At the April 4th Elmont Chamber of Commerce meeting it was evident that Republican led Town of Hempstead political rhetoric supporting small business, economic development and the Elmont Community is just that, rhetoric. The community was having none of it and questioned the role presently played by the Town of Hempstead in creating a fertile environment for economic development in Elmont.
Councilman Ed Ambrosino was the invited guest and he opened his remarks by acknowledging the three points of interest to the large gathering of small business owners and community residents:
- Why did the town approve a Walgreens for the southwestern corner of Meacham Avenue and Hempstead Turnpike?
- Why did the town restrict mixed-use development to the intersection of Elmont Rd/Plainfield Ave and Hempstead Turnpike? Mixed use development is a central tenant of the now half a decade old Elmont Vision Plan.
- Why did the town reject a small business proposal with broad community support for an IHOP at the old Blockbuster location on Hempstead Turnpike?
“Big Business” Walgreens, after getting parking variances from the Zoning Board to use a taxpayer supported town parking lot will displace the “biggest drug trafficking establishment in Elmont” said Councilman Ambrosino. The Walgreens deal puts 7 small businesses, including the alleged drug den in the strip mall out of business. In the end, these 7 small businesses were rejected by the Town of Hempstead in favor of one Big Business who cleverly used the law firm of a sitting Republican Assemblyman and a well connected landowner to approve a development that had little community support.
In January the town announced a “dynamic new zoning for Hempstead Turnpike”. After business owners and the Elmont Chamber of Commerce reviewed the proposal it was discovered that the town had completely eliminated a central aspect of the Hempstead Turnpike redevelopment plan, mixed use development. The Elmont Coalition for Sustainable Development was silent on the matter then and is silent now. Residents and businesses protested and Councilman Ed Ambrosino appeared to champion the cause of the people by making motions to reinsert mixed uses development along Hempstead Turnpike.
Sadly, the new zoning proposal appears to be more of the same, silver words with no substance. The area compacted on the four corners of Elmont Road – Plainview Avenue and Hempstead Turnpike offers little or no opportunity for mixed use development in the near future. On the issue of shared parking it fails miserably. In fact, it puts potential investors in the very boat the proposed IHOP investors found themselves – standing before a Zoning Board presenting plans only to be struck down on parking variances.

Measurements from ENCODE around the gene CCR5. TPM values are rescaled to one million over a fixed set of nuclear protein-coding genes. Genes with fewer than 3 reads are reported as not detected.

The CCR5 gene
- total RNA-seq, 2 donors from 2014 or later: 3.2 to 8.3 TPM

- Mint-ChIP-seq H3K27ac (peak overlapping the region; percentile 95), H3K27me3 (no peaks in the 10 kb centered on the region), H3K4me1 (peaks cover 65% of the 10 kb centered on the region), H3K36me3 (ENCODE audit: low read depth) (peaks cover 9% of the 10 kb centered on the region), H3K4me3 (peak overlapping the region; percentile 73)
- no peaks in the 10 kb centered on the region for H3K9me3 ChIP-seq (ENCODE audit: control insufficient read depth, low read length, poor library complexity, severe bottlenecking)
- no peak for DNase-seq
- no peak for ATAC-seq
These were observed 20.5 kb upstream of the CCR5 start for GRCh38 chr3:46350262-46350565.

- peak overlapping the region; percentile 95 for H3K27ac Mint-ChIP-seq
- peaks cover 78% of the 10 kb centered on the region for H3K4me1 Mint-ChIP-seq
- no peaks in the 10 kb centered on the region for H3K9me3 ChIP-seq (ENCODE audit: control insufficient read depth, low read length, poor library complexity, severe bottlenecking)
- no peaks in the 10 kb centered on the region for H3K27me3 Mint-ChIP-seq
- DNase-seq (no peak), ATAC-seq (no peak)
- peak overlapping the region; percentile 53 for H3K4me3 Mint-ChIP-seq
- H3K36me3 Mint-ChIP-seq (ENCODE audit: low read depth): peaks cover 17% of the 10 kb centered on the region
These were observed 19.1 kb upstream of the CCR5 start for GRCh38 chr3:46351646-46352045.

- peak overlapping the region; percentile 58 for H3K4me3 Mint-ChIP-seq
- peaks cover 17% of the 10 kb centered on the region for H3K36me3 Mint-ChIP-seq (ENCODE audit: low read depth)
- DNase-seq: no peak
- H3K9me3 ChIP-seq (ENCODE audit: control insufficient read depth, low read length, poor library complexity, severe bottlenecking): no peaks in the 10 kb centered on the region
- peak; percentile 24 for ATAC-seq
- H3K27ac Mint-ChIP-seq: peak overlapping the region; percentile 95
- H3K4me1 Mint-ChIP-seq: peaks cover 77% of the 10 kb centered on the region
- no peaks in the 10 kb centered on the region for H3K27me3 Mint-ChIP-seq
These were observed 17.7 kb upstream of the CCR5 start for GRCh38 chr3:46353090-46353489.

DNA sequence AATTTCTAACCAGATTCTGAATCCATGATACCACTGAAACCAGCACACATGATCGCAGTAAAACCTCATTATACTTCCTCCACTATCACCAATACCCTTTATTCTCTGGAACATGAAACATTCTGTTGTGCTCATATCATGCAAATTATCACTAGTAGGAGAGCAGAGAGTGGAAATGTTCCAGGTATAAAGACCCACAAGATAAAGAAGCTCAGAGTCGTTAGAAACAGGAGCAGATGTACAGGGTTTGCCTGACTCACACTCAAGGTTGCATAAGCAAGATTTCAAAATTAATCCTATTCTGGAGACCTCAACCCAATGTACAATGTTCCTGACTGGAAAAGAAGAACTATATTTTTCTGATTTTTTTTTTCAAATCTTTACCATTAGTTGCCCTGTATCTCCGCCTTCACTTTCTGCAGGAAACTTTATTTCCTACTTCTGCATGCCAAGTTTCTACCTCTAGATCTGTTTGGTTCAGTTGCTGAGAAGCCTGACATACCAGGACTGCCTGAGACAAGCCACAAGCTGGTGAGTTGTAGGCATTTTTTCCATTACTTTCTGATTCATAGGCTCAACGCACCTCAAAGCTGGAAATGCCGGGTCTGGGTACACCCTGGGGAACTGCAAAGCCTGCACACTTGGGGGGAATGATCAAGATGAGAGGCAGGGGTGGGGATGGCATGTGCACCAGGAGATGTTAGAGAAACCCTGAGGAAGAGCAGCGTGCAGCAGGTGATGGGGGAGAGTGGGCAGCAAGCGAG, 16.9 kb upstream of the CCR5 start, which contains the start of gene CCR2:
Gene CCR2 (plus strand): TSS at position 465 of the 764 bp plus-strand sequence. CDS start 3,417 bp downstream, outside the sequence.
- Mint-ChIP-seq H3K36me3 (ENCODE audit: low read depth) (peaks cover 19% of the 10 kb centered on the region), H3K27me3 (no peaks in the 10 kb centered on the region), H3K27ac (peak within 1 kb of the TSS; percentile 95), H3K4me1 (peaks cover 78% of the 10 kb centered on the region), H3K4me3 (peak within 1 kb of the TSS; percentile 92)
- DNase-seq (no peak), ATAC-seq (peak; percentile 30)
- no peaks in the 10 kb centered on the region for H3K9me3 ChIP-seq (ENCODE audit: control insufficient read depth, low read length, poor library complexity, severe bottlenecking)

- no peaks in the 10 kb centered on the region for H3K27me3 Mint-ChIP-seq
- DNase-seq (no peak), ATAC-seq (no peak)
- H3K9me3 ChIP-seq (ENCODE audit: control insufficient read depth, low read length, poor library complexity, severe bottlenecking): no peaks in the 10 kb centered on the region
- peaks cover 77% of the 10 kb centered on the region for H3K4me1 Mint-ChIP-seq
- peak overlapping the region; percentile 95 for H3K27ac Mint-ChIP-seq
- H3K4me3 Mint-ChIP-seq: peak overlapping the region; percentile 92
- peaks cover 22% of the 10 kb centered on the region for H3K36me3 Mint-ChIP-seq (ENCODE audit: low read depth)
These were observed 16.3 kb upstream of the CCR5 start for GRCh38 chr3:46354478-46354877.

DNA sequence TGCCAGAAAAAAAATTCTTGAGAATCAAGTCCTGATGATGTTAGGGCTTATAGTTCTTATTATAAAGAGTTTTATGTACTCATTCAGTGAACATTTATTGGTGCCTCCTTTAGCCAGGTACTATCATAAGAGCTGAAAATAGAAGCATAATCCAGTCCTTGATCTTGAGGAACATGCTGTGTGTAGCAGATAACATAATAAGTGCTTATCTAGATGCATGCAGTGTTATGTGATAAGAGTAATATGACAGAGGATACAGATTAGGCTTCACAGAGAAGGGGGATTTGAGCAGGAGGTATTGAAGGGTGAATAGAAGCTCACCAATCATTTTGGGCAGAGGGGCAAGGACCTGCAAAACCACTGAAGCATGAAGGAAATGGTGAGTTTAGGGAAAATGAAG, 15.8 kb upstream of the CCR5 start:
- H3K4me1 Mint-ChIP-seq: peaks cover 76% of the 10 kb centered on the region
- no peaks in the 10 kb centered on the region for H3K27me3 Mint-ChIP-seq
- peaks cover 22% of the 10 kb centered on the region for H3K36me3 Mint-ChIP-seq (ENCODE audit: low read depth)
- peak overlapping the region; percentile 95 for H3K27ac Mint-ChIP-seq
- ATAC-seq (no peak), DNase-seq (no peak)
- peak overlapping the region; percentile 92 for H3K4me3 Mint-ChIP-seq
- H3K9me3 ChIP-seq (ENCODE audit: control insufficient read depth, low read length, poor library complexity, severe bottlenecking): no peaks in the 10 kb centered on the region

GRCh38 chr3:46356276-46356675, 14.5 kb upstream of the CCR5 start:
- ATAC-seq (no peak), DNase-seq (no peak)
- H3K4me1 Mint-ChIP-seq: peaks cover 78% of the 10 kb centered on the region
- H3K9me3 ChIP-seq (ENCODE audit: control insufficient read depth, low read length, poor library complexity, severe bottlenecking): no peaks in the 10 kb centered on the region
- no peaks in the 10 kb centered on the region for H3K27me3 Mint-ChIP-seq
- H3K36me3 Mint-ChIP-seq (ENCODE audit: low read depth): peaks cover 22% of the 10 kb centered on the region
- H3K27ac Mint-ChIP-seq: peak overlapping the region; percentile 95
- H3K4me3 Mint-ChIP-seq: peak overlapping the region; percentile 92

An analysis of the situation on the ground at the Elmont Road - Plainfield Avenue and Hempstead Turnpike intersection yields as follows:
- The southwestern corner: A proposed full service supermarket, set back off of Hempstead Turnpike to accommodate parking in front. This logically must eliminate most of the town parking on the rear of the present structure and according to preliminary plans are not slated for mixed use. As such, this property is likely not to be developed for mixed-use.
- The southeastern corner:The Elmont Fire Department facility presently accounts for a sizable portion of the area that forms the triangle bounded by Elmont Road, Hempstead Turnpike and School Road. In addition, Elmont Online has learned that the Mobil Gas Station, now closed, has been renovated by the owner. New underground tanks and other gas station infrastructure improvements were recently made suggesting that a gas station will probably return to the area. As such, these properties also are likely not to be developed for mixed-use.
- Crossing to the north side of Hempstead Turnpike directly adjacent to the Jamaica Square Improvement League. The Councilman has publicly stated his desire to build a YMCA on the property once occupied, now condemned, by the welding establishment (a/k/a the Jamaica Square lots). West of the Jamaica Square lots is Town owned Hendrickson Park. Once again, these properties are likely not to be developed for mixed-use.
- North on of Hempstead Turnpike on Plainview Avenue there is fire station. Sadly, we don't see the fire station being torn down and replaced with a mixed-use building anytime in the near future.
You get the point. Where is the opportunity, the shared parking central to smart growth, the incentive for mixed use development? Certainly on the issue of parking variances the Zoning Board is unbending, unless, maybe you have the right connections like Walgreens.
Speaking of IHOP, sadly their parking variance was denied and Elmont once again loses. In a lengthy written rejection, the Zoning Board denied the small business investor and provided ample cover for the local politicians and their operatives. However, Elmont Online learned that IHOP representatives, in an effort to move the project forward, offered to reduce the number of seats from 154 to 139 and added valet parking to the mix. The owner of the proposed IHOP also negotiated with neighboring businesses to share the use of existing parking lots and was ready to reduce the number of seats even further from the 139 number. Sadly, despite the outpouring of support for the IHOP from Elmont residents and businesses alike, the Town did not negotiate with IHOP on the number of seats and an opportunity to bring a good family friendly business to an otherwise vacant and abandoned property was lost.
Is this Politics over People? You be the judge.
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